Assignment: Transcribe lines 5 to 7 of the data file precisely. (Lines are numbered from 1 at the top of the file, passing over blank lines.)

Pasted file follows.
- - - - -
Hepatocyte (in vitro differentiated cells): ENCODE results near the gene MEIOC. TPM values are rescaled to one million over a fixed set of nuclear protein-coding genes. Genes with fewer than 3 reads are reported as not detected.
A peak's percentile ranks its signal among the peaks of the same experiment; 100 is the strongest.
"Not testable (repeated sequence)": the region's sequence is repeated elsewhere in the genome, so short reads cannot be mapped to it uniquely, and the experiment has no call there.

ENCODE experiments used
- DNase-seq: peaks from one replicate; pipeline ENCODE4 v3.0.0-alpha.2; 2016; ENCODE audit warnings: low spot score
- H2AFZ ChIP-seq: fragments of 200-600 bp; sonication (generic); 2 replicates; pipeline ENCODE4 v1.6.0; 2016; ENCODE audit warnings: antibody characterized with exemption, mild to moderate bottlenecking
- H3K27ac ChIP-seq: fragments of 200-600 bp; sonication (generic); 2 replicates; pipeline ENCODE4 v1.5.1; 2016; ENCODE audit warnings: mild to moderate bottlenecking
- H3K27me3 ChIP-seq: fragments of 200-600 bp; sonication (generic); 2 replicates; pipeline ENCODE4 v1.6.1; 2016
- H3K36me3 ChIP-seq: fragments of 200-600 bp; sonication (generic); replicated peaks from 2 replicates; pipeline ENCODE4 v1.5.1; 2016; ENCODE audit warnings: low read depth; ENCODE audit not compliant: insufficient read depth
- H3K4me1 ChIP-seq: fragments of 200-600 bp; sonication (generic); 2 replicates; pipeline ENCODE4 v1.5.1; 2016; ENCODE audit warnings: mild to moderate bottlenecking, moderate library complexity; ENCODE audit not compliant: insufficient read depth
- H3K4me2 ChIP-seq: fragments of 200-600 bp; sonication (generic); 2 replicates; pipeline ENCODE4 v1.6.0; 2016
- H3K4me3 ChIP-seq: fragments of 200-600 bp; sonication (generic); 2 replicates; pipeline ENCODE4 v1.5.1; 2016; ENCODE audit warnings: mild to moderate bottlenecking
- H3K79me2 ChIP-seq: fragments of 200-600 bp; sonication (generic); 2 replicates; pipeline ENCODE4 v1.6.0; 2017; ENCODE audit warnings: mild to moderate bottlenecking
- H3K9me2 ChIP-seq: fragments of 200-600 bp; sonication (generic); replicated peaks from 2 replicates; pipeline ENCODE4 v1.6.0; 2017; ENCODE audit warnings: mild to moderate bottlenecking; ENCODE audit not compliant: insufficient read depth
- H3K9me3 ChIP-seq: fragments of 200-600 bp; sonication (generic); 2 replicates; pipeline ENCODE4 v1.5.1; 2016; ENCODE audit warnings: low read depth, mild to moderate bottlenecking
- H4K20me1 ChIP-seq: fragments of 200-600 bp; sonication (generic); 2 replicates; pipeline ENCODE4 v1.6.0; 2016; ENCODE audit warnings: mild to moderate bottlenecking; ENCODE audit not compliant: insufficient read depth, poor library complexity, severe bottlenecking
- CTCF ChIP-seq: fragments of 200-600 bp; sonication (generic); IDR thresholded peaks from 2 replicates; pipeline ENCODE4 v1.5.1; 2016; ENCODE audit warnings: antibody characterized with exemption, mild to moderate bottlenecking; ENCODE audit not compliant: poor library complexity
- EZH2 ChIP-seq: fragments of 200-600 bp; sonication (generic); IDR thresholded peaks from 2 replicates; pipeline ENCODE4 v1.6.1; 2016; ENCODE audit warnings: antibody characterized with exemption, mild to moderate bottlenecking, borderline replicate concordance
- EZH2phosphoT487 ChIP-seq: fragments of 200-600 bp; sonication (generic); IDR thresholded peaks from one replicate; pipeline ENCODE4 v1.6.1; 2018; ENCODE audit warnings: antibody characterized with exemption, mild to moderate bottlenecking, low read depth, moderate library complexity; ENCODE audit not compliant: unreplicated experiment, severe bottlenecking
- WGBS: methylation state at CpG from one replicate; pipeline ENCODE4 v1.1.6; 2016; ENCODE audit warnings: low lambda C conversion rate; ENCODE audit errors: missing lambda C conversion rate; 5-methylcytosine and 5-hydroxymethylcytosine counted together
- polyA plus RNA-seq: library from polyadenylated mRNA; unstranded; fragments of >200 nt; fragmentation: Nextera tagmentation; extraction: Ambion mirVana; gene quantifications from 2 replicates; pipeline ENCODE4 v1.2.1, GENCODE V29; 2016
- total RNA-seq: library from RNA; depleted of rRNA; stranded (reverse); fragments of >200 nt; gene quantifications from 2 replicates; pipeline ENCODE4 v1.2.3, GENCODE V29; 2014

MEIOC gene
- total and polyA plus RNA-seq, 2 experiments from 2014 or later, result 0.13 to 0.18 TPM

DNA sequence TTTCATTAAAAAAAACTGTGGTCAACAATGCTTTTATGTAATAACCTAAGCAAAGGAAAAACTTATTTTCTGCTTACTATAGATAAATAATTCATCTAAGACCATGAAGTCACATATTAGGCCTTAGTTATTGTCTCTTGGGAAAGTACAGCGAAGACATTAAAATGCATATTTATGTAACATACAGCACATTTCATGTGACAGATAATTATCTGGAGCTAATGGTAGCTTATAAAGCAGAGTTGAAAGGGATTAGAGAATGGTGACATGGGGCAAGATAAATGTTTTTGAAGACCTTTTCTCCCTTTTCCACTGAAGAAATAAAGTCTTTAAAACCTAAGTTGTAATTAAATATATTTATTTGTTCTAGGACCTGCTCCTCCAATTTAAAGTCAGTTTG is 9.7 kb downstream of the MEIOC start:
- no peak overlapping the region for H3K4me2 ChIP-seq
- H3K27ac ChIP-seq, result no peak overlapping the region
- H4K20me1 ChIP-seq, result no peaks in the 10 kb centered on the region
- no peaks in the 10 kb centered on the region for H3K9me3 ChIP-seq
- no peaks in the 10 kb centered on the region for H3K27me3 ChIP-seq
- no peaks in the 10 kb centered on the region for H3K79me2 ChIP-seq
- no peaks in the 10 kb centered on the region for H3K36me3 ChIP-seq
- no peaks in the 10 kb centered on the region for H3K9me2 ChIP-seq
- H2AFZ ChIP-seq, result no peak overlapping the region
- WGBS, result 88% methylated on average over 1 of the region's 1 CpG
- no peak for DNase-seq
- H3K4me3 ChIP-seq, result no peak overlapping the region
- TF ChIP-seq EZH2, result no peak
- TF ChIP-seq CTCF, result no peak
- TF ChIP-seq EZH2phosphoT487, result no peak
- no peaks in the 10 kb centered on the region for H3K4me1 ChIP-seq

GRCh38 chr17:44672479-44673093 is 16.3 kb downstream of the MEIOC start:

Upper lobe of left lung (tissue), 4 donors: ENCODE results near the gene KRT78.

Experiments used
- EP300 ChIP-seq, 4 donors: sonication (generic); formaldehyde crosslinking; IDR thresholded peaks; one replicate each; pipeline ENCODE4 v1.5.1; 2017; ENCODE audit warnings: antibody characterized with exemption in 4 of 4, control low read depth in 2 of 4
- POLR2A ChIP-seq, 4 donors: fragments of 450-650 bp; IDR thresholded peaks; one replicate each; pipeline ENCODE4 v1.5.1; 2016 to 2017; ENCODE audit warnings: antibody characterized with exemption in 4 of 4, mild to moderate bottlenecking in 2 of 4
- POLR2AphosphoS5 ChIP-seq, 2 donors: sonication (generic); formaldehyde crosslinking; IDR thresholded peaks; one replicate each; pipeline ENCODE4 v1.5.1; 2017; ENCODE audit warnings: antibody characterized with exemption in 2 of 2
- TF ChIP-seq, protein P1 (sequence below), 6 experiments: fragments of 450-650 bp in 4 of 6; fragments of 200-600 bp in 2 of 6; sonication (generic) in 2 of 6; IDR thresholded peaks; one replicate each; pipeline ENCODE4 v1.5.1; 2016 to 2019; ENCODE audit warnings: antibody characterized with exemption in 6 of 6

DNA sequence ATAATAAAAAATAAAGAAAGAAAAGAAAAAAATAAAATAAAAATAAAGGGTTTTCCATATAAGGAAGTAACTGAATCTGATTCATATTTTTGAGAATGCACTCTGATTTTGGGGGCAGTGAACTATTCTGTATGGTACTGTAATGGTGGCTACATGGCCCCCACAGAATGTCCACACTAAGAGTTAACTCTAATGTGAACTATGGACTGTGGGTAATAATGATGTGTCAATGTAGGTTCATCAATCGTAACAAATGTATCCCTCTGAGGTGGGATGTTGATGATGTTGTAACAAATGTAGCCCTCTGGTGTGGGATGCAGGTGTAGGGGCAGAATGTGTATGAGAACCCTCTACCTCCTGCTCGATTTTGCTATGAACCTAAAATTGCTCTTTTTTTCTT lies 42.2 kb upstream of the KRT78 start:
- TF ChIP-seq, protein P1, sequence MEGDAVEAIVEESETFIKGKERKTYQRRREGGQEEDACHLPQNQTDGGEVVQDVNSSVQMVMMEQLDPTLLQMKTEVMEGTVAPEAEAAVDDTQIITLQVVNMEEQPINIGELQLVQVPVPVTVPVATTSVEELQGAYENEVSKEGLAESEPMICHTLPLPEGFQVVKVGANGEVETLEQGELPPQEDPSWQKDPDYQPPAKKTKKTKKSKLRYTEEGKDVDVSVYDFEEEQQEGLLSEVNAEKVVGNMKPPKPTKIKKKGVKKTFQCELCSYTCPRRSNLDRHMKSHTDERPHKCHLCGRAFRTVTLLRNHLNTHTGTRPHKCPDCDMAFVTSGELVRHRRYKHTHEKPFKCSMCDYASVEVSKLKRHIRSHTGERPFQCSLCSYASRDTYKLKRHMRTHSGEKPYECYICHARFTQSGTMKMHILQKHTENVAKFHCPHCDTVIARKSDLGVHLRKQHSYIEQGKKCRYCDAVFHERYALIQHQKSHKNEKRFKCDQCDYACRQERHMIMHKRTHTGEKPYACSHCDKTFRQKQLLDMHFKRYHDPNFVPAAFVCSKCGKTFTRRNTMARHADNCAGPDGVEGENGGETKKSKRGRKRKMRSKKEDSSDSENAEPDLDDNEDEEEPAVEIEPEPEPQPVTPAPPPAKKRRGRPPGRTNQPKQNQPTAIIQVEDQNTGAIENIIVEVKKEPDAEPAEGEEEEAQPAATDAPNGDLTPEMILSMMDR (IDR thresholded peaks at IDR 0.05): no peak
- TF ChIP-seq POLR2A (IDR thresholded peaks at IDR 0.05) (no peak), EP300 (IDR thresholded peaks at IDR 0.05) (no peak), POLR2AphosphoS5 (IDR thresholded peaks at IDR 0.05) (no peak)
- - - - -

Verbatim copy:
- DNase-seq: peaks from one replicate; pipeline ENCODE4 v3.0.0-alpha.2; 2016; ENCODE audit warnings: low spot score
- H2AFZ ChIP-seq: fragments of 200-600 bp; sonication (generic); 2 replicates; pipeline ENCODE4 v1.6.0; 2016; ENCODE audit warnings: antibody characterized with exemption, mild to moderate bottlenecking
- H3K27ac ChIP-seq: fragments of 200-600 bp; sonication (generic); 2 replicates; pipeline ENCODE4 v1.5.1; 2016; ENCODE audit warnings: mild to moderate bottlenecking